Dr. Irons was awarded a National Science Foundation Graduate Fellowship, as well as a Graduate Fellowship from the Harvard/MIT Research Training Group in Positive Political Economy. He has won several awards for his economics websites, including top-5 awards from The Economist and Forbes. He has also been an occasional “econo-blogger” for the Wall Street Journal.
He currently serves on the Committee on Electronic Publishing of the American Economic Association, and on the board of nonprofit institutions, including the Coalition on Human Needs. He was recently elected to the Board of Governors of the National Economists Club.
Dr. Irons holds a B.A. with High Honors in Economics from Swathmore College, and a Ph.D. in Economics from the Massachusetts Institute of Technology.

Filed under: Economics

Taxes a pleasure

Apparently, I’m not (that) crazy. I like doing my taxes.

Taxes a Pleasure? Check the Brain Scan – New York Times
The University of Oregon announced a new piece of research last week with a startling headline: “Paying taxes, according to the brain, can bring satisfaction.”
Could this be true? The research is in the new issue of Science, so it’s got the right pedigree, but still. How could politicians have gotten it so wrong? Even the most liberal Democratic candidates never imagined a lot of voters whistling as they merrily write out checks to the I.R.S.

Filed under: Economics

This looks like a potentially interesting and useful website from Demos.
What We’re About
Ten or fifteen years ago, we can attest, the growing concentration of income and wealth in America was not a focus of great national concern. While the problem itself has grown worse over the past few years, America has taken a huge step forward in awareness…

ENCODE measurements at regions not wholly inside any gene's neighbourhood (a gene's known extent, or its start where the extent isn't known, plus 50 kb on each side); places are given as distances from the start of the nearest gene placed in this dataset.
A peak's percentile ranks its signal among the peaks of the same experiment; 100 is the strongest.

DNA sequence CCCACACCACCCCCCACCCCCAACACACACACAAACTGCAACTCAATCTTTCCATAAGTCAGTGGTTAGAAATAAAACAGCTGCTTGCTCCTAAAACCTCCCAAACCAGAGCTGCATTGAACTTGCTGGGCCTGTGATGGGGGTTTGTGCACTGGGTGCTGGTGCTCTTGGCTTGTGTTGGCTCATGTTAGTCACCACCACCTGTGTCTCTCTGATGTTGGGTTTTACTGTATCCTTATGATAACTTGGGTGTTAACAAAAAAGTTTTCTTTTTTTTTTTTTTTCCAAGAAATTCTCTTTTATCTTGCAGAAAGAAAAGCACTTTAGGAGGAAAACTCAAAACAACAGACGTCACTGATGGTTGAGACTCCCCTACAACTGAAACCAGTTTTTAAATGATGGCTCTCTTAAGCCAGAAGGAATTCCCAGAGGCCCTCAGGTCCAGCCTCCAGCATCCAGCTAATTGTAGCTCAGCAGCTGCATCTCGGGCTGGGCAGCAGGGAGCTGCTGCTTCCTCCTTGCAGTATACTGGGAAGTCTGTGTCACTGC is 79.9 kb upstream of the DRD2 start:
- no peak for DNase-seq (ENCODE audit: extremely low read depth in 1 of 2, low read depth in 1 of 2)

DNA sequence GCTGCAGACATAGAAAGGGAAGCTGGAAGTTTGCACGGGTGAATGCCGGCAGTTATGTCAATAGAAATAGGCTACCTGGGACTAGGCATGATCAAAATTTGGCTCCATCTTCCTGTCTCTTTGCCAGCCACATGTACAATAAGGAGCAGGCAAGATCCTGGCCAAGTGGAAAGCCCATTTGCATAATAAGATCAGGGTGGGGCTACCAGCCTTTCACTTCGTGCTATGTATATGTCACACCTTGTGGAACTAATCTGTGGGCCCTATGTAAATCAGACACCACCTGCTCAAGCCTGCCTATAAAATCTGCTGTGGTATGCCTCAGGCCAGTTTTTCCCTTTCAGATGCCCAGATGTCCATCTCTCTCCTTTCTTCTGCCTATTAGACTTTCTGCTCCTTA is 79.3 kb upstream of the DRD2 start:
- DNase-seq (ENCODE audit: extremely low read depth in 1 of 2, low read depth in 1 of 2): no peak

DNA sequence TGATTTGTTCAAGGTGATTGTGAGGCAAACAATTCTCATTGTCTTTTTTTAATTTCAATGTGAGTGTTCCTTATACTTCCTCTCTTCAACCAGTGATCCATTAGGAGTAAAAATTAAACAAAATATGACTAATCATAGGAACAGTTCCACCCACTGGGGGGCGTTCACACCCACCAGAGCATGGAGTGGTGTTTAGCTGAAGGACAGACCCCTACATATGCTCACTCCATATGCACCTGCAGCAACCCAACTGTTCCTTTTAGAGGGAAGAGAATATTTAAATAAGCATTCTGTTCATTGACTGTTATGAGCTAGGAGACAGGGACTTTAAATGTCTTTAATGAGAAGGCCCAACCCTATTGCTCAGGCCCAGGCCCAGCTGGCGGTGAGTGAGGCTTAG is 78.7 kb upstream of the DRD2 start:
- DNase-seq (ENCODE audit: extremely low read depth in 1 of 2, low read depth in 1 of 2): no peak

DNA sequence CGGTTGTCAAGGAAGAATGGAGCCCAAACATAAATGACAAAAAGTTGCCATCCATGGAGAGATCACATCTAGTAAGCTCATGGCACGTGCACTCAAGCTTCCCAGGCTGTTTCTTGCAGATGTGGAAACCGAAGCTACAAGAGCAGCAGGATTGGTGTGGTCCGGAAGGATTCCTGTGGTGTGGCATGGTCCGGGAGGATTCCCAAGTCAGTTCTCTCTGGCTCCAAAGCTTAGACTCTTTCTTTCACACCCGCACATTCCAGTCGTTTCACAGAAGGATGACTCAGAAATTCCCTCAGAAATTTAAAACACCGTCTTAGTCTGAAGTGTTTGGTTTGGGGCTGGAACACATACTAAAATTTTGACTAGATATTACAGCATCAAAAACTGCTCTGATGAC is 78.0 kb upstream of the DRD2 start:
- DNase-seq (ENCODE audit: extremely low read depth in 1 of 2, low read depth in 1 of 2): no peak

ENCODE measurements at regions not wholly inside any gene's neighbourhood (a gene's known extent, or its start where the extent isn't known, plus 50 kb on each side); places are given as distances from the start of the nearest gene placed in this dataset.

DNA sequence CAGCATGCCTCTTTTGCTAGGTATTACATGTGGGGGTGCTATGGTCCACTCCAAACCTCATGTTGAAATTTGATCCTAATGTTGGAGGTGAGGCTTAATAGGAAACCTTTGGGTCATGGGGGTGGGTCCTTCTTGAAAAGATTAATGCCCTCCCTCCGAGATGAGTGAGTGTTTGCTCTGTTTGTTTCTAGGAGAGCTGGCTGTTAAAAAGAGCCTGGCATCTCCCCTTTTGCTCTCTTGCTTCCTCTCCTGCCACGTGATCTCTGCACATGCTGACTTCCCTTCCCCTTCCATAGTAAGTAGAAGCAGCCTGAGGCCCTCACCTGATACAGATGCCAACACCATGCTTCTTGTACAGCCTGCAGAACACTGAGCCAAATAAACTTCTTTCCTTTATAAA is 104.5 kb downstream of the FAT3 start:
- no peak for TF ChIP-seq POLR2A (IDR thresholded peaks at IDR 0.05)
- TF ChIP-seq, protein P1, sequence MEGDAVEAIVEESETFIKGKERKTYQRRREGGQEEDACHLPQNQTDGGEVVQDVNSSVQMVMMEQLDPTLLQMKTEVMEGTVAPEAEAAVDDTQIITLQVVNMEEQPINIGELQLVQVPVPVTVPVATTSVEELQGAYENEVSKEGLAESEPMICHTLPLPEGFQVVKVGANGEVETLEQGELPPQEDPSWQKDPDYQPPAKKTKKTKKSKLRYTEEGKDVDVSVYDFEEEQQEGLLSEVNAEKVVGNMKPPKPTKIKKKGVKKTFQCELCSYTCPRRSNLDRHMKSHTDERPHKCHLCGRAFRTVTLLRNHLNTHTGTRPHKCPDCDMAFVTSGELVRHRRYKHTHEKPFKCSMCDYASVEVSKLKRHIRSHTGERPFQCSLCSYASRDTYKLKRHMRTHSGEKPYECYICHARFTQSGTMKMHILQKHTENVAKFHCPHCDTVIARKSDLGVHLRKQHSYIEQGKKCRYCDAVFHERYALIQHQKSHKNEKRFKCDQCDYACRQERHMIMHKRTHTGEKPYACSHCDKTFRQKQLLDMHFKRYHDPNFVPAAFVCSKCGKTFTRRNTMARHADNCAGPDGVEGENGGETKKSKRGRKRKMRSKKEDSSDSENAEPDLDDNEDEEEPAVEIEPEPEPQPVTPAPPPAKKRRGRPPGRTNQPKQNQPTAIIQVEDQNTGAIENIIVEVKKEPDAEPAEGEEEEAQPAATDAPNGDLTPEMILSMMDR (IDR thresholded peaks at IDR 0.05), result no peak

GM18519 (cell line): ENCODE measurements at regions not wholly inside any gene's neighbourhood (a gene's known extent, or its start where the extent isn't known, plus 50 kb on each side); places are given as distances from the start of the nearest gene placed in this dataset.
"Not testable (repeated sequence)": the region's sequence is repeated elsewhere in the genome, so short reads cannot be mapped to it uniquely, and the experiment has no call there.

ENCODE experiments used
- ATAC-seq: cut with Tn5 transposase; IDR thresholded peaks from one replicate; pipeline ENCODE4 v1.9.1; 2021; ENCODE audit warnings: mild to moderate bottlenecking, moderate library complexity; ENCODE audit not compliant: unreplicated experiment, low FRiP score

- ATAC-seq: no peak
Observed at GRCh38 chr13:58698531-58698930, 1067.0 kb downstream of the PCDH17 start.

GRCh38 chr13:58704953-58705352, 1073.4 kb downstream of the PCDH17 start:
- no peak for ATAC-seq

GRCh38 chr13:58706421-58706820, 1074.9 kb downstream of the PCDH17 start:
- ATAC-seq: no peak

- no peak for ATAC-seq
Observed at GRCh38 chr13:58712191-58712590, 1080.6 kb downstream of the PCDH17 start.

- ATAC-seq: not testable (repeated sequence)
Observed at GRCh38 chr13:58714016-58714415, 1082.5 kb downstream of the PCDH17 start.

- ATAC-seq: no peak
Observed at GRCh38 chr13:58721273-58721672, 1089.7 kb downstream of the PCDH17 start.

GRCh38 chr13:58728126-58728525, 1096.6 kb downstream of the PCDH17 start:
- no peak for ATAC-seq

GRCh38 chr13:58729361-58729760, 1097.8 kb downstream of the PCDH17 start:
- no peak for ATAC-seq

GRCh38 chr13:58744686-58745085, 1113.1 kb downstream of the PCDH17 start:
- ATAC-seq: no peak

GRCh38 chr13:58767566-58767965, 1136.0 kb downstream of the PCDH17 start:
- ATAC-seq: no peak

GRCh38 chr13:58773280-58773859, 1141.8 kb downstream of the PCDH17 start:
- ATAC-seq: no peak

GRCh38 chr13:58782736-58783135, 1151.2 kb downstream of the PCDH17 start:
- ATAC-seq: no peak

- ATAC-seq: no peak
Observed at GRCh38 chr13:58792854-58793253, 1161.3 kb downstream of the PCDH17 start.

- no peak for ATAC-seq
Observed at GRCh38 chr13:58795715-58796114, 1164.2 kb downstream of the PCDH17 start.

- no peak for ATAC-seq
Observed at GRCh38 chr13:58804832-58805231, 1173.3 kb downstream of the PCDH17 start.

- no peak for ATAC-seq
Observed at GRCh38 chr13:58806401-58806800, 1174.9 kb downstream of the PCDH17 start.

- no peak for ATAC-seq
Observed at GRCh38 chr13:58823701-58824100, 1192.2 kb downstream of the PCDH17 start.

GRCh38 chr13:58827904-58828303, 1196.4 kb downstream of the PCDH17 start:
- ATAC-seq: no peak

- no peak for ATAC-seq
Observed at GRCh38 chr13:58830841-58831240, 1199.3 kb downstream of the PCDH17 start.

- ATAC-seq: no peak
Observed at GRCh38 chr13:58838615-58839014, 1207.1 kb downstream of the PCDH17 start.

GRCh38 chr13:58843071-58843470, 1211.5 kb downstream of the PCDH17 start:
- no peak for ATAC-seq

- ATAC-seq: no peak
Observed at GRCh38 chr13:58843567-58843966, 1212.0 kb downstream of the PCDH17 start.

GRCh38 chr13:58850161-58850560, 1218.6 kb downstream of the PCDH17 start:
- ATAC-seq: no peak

Filed under: Economics on so-called Faritax

I think it’s worth reading the tax reform panel’s description as well as the summary below. Unspinning the FairTax
In our recent article on the second GOP debate, we called out Gov. Mike Huckabee as well as Reps. Tom Tancredo and Duncan Hunter for their support of the FairTax. We wrote that the bipartisan Advisory Panel on Tax Reform had “calculated that a sales tax would have to be set at 34 percent of retail sales prices to bring in the same revenue as the taxes it would replace, meaning that an automobile with a retail price of $10,000 would cost $13,400 including the new sales tax.” A number of readers pointed out that H.R. 25, the specific bill mentioned by Gov. Huckabee, calls for a 23 percent retail sales tax and not the 34 percent used by the Advisory Panel on Tax Reform. That 23 percent number, however, is misleading and based on some extremely optimistic assumptions. We found that while there are several good economic arguments for the FairTax, unless you earn more than $200,000 per year, fairness is not one of them.

Filed under: Economics,